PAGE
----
be transparent, accountable and you know has a good you know integrity board that the people can trust.

Alvaro Gutierrez: For those who have never visited Chinatown and wonder firstly what covers Chinatown, what can you tell us about that?

Wellington Chen: Well I think that’s a great question. The There’s a lot of discussion about what is Chinatown but the uniqueness about this Chinatown is that it’s actually everybody’s town. This town is located where 90 years ago was part of Little Italy and a little bit longer than that was part of little Germany, Klein Deutschland, and it was part of the great migration of the Eastern Europeans of the Jewish community, the Irish community, of the Anglo Dutch community. So Chinatown despite its current status as Chinatown is really the home of all Americans including the namapi??? Indians that began here 12,000 years ago at least because it has a source of the water called Collect Pond.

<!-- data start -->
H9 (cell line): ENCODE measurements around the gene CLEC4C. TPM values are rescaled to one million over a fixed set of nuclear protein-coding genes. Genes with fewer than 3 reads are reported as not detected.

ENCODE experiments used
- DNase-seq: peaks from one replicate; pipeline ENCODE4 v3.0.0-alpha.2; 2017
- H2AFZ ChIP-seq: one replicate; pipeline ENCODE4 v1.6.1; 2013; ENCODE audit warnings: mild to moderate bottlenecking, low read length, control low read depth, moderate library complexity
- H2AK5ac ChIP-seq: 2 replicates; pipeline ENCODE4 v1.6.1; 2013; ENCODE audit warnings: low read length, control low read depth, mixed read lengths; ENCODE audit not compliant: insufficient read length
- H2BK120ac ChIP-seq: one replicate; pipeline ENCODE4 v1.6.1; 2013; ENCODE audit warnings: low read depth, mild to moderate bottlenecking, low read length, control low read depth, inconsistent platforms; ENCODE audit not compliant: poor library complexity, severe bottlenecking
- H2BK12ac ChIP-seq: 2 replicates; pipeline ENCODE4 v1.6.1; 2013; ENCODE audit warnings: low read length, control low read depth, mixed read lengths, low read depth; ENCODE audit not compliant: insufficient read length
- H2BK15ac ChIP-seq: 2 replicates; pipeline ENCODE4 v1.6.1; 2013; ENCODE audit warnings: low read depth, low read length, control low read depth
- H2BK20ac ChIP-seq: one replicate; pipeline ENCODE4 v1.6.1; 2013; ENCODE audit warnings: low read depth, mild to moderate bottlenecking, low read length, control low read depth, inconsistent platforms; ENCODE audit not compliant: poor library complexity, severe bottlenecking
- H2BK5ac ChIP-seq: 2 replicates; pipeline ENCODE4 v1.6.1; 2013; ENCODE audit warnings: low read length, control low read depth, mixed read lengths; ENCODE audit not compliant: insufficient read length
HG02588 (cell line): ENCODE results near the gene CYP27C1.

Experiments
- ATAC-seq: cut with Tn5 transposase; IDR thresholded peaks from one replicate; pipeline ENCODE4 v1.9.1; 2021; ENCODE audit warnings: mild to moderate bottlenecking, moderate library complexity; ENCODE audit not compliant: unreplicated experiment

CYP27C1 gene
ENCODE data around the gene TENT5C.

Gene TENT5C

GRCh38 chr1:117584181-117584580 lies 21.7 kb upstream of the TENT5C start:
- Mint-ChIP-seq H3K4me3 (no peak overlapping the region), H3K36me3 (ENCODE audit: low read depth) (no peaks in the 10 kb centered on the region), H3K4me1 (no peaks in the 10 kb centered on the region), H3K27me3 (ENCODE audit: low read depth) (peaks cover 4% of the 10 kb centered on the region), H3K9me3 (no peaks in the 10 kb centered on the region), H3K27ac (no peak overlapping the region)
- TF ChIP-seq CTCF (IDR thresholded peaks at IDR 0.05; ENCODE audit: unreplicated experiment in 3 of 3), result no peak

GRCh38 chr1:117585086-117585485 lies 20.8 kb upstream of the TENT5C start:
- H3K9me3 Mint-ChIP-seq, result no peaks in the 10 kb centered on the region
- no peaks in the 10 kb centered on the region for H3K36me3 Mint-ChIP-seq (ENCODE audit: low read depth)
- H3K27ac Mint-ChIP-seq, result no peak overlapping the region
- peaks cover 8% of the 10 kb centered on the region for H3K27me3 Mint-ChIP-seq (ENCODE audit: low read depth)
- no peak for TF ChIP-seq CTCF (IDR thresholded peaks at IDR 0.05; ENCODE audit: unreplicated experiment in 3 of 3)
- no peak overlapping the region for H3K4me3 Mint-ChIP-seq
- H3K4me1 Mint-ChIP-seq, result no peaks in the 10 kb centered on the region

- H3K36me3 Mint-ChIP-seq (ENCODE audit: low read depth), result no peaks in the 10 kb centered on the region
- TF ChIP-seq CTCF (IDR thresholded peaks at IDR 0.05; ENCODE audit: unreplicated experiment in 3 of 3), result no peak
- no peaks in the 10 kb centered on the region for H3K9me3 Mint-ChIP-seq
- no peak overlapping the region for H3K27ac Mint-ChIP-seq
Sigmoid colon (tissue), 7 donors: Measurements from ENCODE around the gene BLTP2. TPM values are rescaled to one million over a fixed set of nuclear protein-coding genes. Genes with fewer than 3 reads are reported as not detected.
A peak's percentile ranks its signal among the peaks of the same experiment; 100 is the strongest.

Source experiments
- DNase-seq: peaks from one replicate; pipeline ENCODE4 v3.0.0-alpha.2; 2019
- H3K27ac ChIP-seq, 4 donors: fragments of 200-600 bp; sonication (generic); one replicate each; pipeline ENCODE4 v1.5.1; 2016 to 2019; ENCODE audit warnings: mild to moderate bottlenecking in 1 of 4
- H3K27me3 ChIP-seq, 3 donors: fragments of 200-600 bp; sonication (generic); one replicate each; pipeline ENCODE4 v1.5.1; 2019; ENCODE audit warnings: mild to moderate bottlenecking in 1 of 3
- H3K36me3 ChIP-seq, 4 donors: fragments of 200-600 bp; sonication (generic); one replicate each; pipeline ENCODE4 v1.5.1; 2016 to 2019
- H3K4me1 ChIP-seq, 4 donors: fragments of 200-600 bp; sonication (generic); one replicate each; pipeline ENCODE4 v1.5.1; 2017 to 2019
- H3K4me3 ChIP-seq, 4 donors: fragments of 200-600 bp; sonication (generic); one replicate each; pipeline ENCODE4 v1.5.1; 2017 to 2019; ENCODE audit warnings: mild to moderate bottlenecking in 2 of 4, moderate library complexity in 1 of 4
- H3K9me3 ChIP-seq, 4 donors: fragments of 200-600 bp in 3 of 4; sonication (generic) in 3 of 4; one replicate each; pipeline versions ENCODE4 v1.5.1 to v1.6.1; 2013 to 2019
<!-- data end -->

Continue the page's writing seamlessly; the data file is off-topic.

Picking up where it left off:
Alvaro Gutierrez: Can you tell us a little bit what are some of the activities you can do in Chinatown?

Wellington Chen: Well Chinatown has many needs so after 911, they interviewed about 2000 stakeholders from across all spectrum from all walks of life Asian and non-Asian a like and one of the things that stood out was begin with the basics which is that they found that the area is in need of a major clean up because as Charles Dickens noted during his visit 100 year earlier the thing that struck him was the sanitary condition of this area and so we we began by cleaning it up first so that you know just because a destitute community low income community they equally deserve a clean shirt just like everybody else. WE may
not have the silk shirt but we deserve to be clean and healthy and sanitary and healthy.